Piette almost yearly sold his gouaches at Hôtel Drouot from 1872-77 (aR8-12;aR2;iR23). Père Martin was his dealer (aR2;aR27). He probably didn’t sell many works (aR2). Financially he didn’t need to (R9;R116). Diego Martelli described him in 1880 as ’the clearest soul and the clearest brush that I have seen’ (R88I,p652;aR27). Le comte Doria, dr. Gachet and Hoschedé collected his works (R88). Around 1863 Piette was the teacher of Louise Darru (iR24;R88). Piette painted much in Montfoucault, in Pontoise when he visited Pissarro, in Dinan, Saint-Malo, Vitré, Lassay, Le Mans (aR27).
Piette, a short biography:
- 1826/05/11: Ludovic Piette was born in Niort-la-Fontaine (Deux-Sèvres) (iR4;aR2;iR3;R3;iR1;iR23;iR24;R259;aR27;R202). Schurr mentions Piette was born in 1825 (R9).
- His parents were rather rich (R9); he came from a noble family from Lassay (Mayenne) (aR27=R202).
- 1854: After the death of his parents / father Piette inherited the family estate of Monfoucault (often written as Montfoucault) in Melleray-la-Vallée (R116), about 260km west-south of Paris (iR9); others sources mention this was in 1862 (aR2;iR4) or in 1864 (iR3). Some render his name as Piette-Montfoucault (R259).
- 1857-59: Piette dwelled at 96, Rue Blanche, Paris (iR1;aR27)
- 1859: Piette bought a house at 31, Rue Véron, 18e arrondissement, Paris, the number later changed into 35 (aR2;R116;aR27); maybe it was just a studio (R89). It is confirmed he still lived there in 1861 (iR1) and also from 1870-77 (iR1;R2,p205). In 1910 his wife would die there (aR2).
- 1862/03/31 (or: 1862/04/17): marries Adèle Lévy (aR2;R116;aR27).
- 1862: Piette settled permanently at the family estate of Montfoucault at Melleray-la-Vallée (R116;aR2;iR4;iR3;aR27).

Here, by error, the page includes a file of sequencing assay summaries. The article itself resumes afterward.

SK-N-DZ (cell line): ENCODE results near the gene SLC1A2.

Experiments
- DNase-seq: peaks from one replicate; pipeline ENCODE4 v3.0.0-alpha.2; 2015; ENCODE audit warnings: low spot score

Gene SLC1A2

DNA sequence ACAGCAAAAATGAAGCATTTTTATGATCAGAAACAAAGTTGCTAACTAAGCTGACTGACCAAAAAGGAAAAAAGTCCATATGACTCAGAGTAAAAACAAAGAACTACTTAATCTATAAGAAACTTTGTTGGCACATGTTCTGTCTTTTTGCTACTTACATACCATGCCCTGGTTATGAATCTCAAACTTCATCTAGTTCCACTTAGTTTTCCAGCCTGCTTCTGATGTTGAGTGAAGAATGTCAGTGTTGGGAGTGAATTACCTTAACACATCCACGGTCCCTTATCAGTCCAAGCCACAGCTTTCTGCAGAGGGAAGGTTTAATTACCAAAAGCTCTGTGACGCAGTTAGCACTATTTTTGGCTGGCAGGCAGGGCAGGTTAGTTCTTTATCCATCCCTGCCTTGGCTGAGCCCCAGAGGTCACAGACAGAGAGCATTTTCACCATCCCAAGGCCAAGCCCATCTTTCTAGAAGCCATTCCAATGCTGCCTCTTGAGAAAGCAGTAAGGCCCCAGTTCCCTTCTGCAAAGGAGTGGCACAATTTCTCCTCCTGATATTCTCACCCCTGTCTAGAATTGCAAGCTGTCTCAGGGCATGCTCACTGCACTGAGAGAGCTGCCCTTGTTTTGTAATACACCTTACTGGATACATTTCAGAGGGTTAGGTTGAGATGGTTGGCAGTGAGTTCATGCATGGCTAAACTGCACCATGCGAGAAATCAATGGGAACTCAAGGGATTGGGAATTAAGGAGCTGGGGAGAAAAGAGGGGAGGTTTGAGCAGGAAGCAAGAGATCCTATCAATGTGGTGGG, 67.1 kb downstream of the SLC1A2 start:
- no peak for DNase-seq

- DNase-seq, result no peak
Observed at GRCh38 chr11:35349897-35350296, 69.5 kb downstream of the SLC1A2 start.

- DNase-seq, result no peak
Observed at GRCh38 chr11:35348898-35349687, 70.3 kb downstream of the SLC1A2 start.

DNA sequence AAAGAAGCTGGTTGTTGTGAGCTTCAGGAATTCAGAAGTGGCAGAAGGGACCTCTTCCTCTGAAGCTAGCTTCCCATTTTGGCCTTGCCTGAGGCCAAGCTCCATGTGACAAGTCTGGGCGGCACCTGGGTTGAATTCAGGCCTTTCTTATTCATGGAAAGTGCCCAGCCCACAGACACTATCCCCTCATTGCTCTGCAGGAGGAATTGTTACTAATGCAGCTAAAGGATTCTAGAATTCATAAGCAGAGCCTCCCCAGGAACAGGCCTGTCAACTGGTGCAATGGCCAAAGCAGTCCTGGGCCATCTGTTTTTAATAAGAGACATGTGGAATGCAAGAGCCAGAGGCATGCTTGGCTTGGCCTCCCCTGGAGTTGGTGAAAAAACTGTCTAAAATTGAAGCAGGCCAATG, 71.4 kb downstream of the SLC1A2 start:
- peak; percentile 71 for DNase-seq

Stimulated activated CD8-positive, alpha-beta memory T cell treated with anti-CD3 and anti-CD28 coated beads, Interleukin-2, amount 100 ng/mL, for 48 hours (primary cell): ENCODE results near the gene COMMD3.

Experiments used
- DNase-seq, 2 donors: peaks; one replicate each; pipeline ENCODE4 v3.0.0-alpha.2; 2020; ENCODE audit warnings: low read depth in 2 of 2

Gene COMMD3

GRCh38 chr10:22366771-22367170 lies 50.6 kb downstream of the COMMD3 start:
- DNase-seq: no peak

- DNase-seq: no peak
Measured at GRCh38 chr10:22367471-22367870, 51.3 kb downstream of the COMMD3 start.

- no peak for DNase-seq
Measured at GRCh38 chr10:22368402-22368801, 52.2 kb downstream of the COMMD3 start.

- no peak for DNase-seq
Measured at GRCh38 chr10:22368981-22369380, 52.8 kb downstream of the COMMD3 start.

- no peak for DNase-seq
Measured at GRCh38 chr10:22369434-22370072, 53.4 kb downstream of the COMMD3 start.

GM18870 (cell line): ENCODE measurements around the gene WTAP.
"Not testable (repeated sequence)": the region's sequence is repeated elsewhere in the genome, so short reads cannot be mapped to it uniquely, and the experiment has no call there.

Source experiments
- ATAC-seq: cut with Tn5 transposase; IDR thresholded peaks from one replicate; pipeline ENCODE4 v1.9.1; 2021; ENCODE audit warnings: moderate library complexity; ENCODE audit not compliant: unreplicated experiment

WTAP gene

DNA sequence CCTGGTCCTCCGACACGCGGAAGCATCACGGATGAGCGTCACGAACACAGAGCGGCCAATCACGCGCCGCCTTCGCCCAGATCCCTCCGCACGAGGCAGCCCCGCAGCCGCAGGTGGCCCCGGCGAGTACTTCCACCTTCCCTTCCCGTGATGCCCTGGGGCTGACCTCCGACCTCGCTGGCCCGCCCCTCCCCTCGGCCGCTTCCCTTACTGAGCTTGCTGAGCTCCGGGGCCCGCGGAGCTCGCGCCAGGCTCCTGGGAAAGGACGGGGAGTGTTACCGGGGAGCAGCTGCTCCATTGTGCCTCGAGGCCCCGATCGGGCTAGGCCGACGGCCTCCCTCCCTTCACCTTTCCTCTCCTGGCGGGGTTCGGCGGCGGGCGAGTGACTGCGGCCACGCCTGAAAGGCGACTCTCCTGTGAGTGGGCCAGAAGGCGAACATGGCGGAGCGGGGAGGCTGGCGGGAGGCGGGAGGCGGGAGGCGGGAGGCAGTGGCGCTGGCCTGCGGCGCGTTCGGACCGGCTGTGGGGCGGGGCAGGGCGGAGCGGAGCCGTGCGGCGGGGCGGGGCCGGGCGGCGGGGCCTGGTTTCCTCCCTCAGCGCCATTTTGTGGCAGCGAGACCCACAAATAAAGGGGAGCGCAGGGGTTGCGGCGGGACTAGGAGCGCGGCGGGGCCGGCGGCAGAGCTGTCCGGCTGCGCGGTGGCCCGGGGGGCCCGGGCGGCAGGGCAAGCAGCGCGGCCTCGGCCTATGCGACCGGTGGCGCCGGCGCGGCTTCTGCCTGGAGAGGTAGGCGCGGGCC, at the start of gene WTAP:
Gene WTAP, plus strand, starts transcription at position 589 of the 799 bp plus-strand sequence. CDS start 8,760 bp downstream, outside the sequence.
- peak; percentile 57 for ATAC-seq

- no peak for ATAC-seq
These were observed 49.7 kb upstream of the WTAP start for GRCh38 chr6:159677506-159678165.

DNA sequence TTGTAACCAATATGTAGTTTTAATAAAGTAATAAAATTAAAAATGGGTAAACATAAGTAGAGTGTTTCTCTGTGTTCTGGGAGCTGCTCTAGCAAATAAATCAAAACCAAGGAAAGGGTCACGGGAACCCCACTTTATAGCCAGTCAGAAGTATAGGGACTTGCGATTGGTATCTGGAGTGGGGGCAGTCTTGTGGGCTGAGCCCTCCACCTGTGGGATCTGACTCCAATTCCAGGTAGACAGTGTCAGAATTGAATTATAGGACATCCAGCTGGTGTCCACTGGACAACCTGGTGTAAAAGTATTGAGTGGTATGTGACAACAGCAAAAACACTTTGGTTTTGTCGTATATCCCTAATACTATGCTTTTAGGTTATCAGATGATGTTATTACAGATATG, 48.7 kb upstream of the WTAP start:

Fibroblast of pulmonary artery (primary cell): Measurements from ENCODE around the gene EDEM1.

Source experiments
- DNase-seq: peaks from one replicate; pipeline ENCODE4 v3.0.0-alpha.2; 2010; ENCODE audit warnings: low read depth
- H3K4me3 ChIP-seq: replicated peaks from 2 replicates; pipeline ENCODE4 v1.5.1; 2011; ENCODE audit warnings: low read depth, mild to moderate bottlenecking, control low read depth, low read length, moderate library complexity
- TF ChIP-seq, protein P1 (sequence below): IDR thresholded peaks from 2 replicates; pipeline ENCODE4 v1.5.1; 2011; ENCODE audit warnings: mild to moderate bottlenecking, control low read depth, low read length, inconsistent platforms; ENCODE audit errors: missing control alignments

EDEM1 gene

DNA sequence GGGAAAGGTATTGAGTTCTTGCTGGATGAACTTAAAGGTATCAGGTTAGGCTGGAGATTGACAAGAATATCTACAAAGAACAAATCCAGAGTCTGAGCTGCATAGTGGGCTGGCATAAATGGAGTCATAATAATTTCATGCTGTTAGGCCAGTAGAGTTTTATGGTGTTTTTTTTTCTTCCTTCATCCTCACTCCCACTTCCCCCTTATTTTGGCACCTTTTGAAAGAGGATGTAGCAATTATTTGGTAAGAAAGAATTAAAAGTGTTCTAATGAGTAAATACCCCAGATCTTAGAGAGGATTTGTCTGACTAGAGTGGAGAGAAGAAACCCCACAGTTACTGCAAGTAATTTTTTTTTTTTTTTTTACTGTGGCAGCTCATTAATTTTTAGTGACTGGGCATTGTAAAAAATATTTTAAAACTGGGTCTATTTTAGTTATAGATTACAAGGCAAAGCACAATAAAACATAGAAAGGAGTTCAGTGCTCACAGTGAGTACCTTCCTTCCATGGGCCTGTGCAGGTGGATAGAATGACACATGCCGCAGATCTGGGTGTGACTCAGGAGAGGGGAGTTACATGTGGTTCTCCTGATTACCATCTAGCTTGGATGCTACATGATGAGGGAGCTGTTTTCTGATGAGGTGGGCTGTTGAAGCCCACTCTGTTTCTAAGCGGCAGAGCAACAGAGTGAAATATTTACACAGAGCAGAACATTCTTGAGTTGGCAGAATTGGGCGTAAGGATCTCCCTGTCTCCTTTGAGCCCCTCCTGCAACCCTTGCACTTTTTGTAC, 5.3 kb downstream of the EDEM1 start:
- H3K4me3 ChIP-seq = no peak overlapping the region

- 1864-69: Piette rendered for the Salon an address at M. Drouelle, 44, Rue de Constantine (la Chapelle), Paris (iR1); La Gazette also renders this address in 1870/04 (R259)
- 1870/08/06: Piette was appointed as city councillor of Melleray; he would withdraw 1874/05/03, but was elected again in 1876/09/17 and 1878/01/06 (aR2;R116;aR27).
- 1872/03/11: sale at Hôtel Drouot of 80 watercolours and gouaches (aR8;iR40;aR4;R116).
- 1873/04/05: sale at Hôtel Drouot of 77 watercolours (aR9;iR19;aR4;R116)
- 1874/01: first sale of the Hoschedé collection, including works of Piette (R88)
- 1874/02/21: sale at Hôtel Drouot of 85 watercolours (aR10;iR19;iR40;aR4;R116)
- 1875/03/75: sale at Hôtel Drouot of 78 watercolours (aR11;iR19;iR40;aR4;R116)
- 1877/03/24: sale at Hôtel Drouot of 50 watercolours (aR12;aR4;R116)
- 1878/04/14: Piette died in Montfoucault (aR2;iR3;iR24;R116;R9;R88;aR27;R202) or in Paris (iR3;iR24); he died of cancer of which he suffered for years (R116,vol2,p89;aR4).
Several sources (also) mention that Piette died in 1877 (iR23;iR11;iR69;R3;R8,p172;R16;R89)
- 1879/02/20: a posthumous sale in Hôtel Drouot, with a preface by Duranty; 122 watercolours + 29 studies (aR13;iR19;iR70;aR2)
- 1882/02/17: posthumous sale in Hôtel Drouot; 31 paintings + 29 watercolours + 7 heightened drawings (aR14;iR19;iR40;aR2)
- 1882/04/14: sale in Hôtel Drouot; 67 paintings + 40 watercolours + 23 drawings (aR15;iR19;aR2)
- 1910: his wife Adèle Lévy died at 35 (former 31), Rue Véron, Paris (aR2;aR27).
- 1929: solo exhibition at the Dru gallery in Paris; introduction to the catalogue by A. Tabarant (iR70;R116;aR27=R202).
- 1979: the Musée Pissarro (or: Tavet-Delacour) in Pontoise showed an exhibition with works of Piette (and Pissarro and Daubigny) (iR70;iR23).
- in Pontoise there is a Rue Ludovic Piette (iR3)
In many sources on Impressionism and important impressionist artitsts Ludovic Piette is not mentioned at all (R4;R6;R7;R19;R21;R22;R86;R94;R95;R102;R166;R181). My main sources are Rewald (1973=R1), Moffett (1986=R2), Walther (2013=R3,p687), Denvir (1993=R5;1992=R8), Schurr&Cabanne (2008=p590/1), Spiess (1996=R16,p256), Monneret (1978-81=R88I,p651/2), Pissarro & Durand-Ruel (2005,vol.II,p68=R116), the Salon database (iR1), Wikipedia (iR3;iR4), Joconde (iR23), RKD (iR24), Bénézit (iR69), Grove (iR70) and the additional sources (aR). For other general references (=R) see. My main sources (for the pictures) from the internet are the-athenaeum (iR2,7x), Wikimedia (iR6,9x), Mutualart (iR11), Artnet (iR13), Joconde, (iR23,12x,with additional info) and the additional references (aRx). For other references to internet sites (=iR) see. For other additional references (=aR) see below. See links for practical hints and abbreviations and for the subscription of the paintings.
For further reading: